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The Inconvenient Truth of Wood Burning Stoves

As we approach winter and the nights draw in, all across the country a nightly ritual commences of loading, stoking and lighting those little metal boxes in the fireplace.
As homeowners shut themselves off from the outside world and sit back and relax in front of the stove, it is difficult to imagine another time of the year where people feel more content to be indoors.
Wood burning stoves have been one the most desired fixtures of the home over recent years with more than a million already purchased and an average of 200,000 more being installed every year.
The rise in popularity has aligned with a national change of how power is generated. As Britain transitions from coal to wood, we are now burning the most amounts of wood since the industrial revolution.
The government renewable heat incentive has been designed to encourage households to heat their homes with clean logs and wood pellets via biomass boilers. However the inconvenient truth is that the trend for wood burning stoves could be posing a real threat to the environment and to our general wellbeing.
Experts studying air quality and pollution indicate that stoves can contribute to an ever-thickening cloud of smog, which is settling above our towns and cities. The main issue is the burning of wet and unseasoned wood and polluting solid fuels. Damp wood contains moisture that creates harmful particles whereas seasoned wood considerably reduces smoke and harmful emissions.
Open fires are thought to be more at risk of magnifying the problem and perhaps replacing open fires with stoves could prove to be a step in right direction.
Many people have already made a positive decision to control how they effect the environment by switching to briquettes made from waste wood,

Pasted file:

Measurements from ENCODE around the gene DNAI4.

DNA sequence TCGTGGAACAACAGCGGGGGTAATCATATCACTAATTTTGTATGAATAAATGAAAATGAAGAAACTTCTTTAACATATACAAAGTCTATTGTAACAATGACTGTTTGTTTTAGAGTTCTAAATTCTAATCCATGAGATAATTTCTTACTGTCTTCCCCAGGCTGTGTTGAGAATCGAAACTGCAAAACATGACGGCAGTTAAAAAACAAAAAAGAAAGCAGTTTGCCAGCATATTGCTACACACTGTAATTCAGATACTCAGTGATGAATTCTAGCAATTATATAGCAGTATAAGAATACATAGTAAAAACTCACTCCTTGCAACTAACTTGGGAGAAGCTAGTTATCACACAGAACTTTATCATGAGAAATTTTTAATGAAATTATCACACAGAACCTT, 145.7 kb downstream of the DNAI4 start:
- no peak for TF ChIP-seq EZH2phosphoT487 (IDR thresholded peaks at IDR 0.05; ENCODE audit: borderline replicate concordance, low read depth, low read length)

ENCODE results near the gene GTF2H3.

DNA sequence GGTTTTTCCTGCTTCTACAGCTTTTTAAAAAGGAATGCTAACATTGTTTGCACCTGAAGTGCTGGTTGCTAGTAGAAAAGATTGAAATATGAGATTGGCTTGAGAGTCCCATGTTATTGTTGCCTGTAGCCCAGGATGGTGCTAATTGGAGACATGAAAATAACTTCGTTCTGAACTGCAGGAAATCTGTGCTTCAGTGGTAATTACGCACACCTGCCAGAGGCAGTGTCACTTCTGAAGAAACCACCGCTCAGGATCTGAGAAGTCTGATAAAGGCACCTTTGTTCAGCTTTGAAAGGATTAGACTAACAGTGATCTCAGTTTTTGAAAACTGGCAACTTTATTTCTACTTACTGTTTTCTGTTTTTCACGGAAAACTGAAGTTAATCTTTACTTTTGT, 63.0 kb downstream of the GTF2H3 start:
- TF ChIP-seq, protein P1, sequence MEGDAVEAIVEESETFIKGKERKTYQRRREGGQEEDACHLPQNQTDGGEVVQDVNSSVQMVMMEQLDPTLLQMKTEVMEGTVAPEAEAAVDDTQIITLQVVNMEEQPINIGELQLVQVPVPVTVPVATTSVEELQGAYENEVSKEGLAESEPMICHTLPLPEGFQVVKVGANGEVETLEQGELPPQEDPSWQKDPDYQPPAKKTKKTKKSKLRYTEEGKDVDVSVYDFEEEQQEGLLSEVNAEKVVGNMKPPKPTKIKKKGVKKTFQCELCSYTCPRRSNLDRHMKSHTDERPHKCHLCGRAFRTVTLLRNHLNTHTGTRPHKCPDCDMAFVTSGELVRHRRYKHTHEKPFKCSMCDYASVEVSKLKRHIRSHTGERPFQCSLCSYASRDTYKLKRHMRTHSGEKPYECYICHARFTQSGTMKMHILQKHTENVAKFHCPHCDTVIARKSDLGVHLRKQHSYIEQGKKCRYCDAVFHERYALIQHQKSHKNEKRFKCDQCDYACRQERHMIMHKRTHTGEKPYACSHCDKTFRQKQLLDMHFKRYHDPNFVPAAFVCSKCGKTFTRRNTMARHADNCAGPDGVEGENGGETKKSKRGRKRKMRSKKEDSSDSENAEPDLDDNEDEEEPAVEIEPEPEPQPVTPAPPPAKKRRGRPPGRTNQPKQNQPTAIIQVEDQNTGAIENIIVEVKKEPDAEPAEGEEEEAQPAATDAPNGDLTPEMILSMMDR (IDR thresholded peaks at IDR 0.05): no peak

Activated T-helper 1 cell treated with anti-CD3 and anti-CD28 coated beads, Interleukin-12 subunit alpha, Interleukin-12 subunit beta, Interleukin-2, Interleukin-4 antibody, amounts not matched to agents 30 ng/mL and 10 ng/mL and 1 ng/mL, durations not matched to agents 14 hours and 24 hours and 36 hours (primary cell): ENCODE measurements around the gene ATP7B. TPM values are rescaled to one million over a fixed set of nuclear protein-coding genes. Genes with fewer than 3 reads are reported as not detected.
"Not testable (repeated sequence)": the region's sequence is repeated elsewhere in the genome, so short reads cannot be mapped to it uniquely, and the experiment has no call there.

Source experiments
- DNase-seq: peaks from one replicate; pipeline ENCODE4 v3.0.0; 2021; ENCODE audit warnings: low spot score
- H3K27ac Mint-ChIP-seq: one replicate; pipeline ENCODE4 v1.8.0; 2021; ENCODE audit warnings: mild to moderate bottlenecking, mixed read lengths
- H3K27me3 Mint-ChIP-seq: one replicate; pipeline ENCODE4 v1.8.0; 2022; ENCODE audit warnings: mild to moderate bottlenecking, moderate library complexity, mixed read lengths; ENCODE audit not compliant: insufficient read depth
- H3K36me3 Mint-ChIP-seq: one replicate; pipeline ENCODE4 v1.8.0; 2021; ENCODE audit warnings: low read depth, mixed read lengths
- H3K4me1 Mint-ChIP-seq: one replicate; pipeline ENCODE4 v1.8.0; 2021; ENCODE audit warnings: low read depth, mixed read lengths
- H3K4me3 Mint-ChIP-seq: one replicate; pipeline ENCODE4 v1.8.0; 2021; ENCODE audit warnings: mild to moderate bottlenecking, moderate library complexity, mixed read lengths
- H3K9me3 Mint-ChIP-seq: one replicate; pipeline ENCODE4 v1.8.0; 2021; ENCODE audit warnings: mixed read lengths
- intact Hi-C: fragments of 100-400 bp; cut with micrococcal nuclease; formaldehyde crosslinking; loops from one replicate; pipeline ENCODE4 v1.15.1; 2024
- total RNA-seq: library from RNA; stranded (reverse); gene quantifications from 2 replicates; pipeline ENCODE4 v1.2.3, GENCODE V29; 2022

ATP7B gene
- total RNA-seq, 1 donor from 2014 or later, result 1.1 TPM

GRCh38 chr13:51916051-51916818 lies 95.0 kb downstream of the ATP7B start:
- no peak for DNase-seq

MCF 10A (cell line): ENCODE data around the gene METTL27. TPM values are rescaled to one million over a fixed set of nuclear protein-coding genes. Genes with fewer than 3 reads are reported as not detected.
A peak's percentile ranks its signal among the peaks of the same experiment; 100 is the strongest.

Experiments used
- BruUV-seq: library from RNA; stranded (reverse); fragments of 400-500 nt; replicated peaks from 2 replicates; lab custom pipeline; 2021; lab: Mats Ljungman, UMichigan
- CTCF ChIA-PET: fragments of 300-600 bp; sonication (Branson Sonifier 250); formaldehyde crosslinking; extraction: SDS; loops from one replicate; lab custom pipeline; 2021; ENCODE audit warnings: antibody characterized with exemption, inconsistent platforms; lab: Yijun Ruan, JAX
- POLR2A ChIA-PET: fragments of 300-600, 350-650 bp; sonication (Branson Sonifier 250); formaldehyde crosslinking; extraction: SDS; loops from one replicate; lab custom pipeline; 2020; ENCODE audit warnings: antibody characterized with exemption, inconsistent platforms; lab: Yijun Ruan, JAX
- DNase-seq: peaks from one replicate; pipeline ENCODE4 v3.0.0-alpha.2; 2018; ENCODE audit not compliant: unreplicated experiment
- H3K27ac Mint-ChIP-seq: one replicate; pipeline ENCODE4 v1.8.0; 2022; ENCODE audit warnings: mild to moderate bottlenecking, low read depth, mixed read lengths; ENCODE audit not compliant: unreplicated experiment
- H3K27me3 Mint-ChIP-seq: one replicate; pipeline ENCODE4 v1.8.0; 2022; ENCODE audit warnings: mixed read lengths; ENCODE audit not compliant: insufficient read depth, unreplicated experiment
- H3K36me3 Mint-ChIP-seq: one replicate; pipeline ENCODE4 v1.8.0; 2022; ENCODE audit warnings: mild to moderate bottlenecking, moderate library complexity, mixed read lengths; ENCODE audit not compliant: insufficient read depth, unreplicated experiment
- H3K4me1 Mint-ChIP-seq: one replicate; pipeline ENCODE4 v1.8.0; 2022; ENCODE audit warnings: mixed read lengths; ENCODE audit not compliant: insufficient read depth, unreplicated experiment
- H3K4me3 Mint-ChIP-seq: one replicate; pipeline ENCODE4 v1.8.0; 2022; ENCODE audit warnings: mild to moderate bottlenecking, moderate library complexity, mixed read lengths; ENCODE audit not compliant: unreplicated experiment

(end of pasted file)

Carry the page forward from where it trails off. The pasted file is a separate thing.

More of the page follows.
which are cheaper and deliver more heat with the important benefit of also being a cleaner-burning source.
It is difficult to ignore the attraction of traditional open fires and log burning stoves, it is unlikely that the nation would willingly give up the comfort of their stoves and maybe the best way to reduce future emissions, would be to focus more on seasoning and having a greater understanding of the types of wood we use.
The following trees provide the best wood for burning with minimal pollutants.
Ash - Widely regarded as a great burning wood, with low smoke and an excellent flame pattern (even on slow-burning), which provides plenty of heat, as well as being readily available wherever you live in the UK.
Birch - These logs burn quickly but nevertheless provide good heat output, bright lively flames and a pleasing smell. Best mixed with other slower burning logs such as Elm (particularly slow burning), Ash or Oak.
Cedar - Produces a well burning log with long lasting heat.

Cherry - A slow burning wood producing a good heat output as well as a lovely aroma.
Hazel - Burns quickly, but still produces very good heat.
Oak - Generally considered one of the very best wood fuel logs. However it must be seasoned for a long time – at least two years. It burns fairly slowly with nice flames and produces an excellent long lasting heat.
Rowan - Produces slow, well burning logs.
Sycamore and other Maples - Make a good wood fuel log, burning well with a moderate heat output and a good flame.